This year's theme for LGBT Health Awareness Week is "Closing the Gap." The LGBT community has, on average, worse health outcomes and less access to the care than the straight community.
We need to educate ourselves and our health care providers about our unique health needs as well as our health risks in order to close the gap - everyone deserves good health!
It can be hard to talk about intimate life with anyone. To make sure the LGBT community stays healthy, we need to help our health care providers help us by talking openly and honestly about our lives and who we are.
Coming out is crucial. We need to come out to our providers about our sexual orientation or gender identity. We need to let them know when we are fighting depression, challenging substance use, and trying to manage our sexual health.
You'll find a selection of fact sheets and resources on LGBT-specific health issues here. Topics include:
- Access to Healthcare
- Intimate Partner Violence
- Mental Health
- Sexual Health
- Substance Abuse
- Transmen's Health
- Transwomen's Health
- Youth Policy
As a bonus, in honor of this week, here is the upshot of the recently passed healthcare reform legislature ... from a gay perspective.
Once implemented, more than 95 percent of the country will have health insurance coverage, including 32 million who are currently uninsured. This matters to the LGBT community because:
- Gay folks are disproportionately poor and/or homeless due to pervasive discrimination, according to the Williams Institute at the UCLA School of Law. Extending health care coverage to economically disadvantaged people will help a critically vulnerable segment of our community gain access to basic medical care.
- Under the new law, adult children under the age of 27 will be able to remain on their families’ insurance policies, even after they leave home and/or graduate from college. Between 1 million and 9 million children are being raised by LGBT parents in the United States today, and poverty rates for children of same-sex couples are twice as high as poverty rates for children of different-sex married couples.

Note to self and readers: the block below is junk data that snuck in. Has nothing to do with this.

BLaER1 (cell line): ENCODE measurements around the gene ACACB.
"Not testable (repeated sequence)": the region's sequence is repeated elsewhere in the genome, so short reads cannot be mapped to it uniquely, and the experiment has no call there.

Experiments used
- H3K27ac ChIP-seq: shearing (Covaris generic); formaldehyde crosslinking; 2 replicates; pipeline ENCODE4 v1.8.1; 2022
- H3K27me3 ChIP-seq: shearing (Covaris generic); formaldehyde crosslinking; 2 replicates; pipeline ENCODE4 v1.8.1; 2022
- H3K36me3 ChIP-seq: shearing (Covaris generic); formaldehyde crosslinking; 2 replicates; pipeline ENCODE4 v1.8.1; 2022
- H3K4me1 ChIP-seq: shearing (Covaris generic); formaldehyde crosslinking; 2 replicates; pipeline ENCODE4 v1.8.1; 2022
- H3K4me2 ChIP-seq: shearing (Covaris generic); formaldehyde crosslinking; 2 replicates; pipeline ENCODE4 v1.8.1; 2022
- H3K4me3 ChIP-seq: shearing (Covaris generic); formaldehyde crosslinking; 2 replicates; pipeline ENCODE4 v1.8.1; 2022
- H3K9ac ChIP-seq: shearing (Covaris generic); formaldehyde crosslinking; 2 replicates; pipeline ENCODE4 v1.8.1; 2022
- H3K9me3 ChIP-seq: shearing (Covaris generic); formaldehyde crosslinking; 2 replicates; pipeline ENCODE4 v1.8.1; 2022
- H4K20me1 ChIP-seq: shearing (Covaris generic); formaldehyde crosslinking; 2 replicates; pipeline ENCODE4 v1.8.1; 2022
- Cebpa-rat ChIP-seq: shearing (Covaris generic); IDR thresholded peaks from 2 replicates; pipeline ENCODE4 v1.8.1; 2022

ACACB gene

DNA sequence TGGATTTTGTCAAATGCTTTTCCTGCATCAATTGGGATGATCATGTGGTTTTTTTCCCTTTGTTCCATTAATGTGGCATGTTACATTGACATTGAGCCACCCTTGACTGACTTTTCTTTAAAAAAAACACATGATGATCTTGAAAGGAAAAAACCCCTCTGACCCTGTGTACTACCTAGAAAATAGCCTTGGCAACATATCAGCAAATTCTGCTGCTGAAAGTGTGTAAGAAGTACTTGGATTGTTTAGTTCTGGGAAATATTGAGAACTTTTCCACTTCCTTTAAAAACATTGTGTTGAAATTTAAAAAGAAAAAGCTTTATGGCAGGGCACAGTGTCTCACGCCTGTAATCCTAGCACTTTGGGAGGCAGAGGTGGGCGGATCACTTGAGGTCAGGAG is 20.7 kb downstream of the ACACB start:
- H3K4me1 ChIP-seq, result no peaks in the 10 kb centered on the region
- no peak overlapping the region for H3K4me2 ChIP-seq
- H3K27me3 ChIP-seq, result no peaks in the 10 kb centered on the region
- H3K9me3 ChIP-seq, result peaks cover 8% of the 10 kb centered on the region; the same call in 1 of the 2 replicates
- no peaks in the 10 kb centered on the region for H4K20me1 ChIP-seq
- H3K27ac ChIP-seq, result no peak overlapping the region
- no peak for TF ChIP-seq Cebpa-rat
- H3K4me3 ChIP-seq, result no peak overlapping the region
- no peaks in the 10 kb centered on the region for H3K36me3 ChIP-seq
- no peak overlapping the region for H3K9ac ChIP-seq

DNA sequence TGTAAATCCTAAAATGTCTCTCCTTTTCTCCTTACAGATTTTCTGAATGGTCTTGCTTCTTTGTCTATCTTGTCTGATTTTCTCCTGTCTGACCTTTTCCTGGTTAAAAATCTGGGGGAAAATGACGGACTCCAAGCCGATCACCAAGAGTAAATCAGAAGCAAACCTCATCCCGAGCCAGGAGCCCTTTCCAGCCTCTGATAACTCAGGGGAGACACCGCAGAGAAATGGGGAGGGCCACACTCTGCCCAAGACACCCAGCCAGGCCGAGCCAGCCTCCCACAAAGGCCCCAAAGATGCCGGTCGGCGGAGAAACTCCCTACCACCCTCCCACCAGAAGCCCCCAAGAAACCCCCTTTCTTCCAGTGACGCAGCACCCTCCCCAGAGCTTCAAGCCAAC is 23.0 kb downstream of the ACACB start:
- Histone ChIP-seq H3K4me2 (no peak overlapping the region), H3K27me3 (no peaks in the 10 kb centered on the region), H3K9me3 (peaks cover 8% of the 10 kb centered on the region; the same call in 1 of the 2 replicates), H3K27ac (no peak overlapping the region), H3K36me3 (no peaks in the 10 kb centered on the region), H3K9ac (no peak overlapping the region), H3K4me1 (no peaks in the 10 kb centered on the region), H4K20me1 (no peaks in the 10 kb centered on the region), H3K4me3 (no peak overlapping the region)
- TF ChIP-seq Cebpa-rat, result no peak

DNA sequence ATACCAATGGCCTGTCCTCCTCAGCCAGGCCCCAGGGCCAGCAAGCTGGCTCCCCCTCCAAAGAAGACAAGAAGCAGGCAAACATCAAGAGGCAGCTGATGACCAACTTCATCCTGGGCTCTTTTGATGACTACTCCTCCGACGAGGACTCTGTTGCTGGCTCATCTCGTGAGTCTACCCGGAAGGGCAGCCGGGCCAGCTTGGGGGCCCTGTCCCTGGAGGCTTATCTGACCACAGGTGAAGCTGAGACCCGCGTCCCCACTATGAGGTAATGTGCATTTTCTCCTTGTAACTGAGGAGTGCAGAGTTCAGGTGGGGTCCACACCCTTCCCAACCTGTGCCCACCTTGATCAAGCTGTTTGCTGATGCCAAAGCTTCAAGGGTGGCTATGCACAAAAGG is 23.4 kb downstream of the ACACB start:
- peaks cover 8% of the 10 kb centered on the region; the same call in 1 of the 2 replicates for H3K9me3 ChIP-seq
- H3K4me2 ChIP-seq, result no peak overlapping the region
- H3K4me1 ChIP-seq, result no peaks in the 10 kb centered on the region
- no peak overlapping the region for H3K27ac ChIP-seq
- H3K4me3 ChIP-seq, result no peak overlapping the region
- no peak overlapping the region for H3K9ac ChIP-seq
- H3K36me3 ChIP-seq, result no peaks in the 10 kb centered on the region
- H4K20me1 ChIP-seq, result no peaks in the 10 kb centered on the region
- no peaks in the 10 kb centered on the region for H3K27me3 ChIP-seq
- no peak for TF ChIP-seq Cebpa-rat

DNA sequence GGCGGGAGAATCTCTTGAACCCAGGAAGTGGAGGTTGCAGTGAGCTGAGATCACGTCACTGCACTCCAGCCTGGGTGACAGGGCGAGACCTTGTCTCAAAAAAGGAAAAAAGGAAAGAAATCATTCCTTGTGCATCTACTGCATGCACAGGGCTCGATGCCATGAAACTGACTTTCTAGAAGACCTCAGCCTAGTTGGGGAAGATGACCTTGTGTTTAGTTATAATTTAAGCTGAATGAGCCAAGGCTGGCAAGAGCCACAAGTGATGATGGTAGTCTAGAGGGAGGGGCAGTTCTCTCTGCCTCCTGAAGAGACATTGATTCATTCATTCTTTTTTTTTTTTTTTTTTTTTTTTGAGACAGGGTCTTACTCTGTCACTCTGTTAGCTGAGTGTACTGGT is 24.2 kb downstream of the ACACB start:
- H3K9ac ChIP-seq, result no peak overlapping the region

- A 2006 survey of national data by the Williams Institute showed that 20 percent of people in same-sex couples were uninsured, compared with only 11.5 percent of married individuals.
- Data from the CDC's National Health Interview Survey found that women in same-sex couples were statistically significantly less likely to have health insurance than women in different-sex relationships.
- Increased general data collection, which will help identify disparities in LGBT healthcare (though increased LGBT-specific data collection did not make the final cut).
- Emphasis on disease prevention and public health.
- The end of gender ratings, which means insurance companies will no longer be able to charge women more than men for the exact same policies.
- Access to coverage despite preexisting conditions. This provision will be a tremendous benefit to transgender people, people with HIV, and groups of LGBT folks who are disproportionately affected by certain illnesses, e.g., lesbians with a greater incidence of breast cancer.
- It continues the five-year ban on legal immigrants’ Medicaid eligibility and a ban on undocumented residents’ access to health insurance, which will affect gay communities in these groups.
- There are restrictions on reproductive freedom, which is an adjunct issue affecting LGBT folks.
- There are none of the proposed specific anti-discrimination protections for LGBT people or measures specifically addressing the needs of people with HIV.
- The final package lacks an earlier provision that would have eliminated the tax paid on domestic partner health benefits offered by employers.
- It provides funding to abstinence-only-until-marriage programs, which have been proven not only ineffective but also harmful to LGBT youth and youth from LGBT families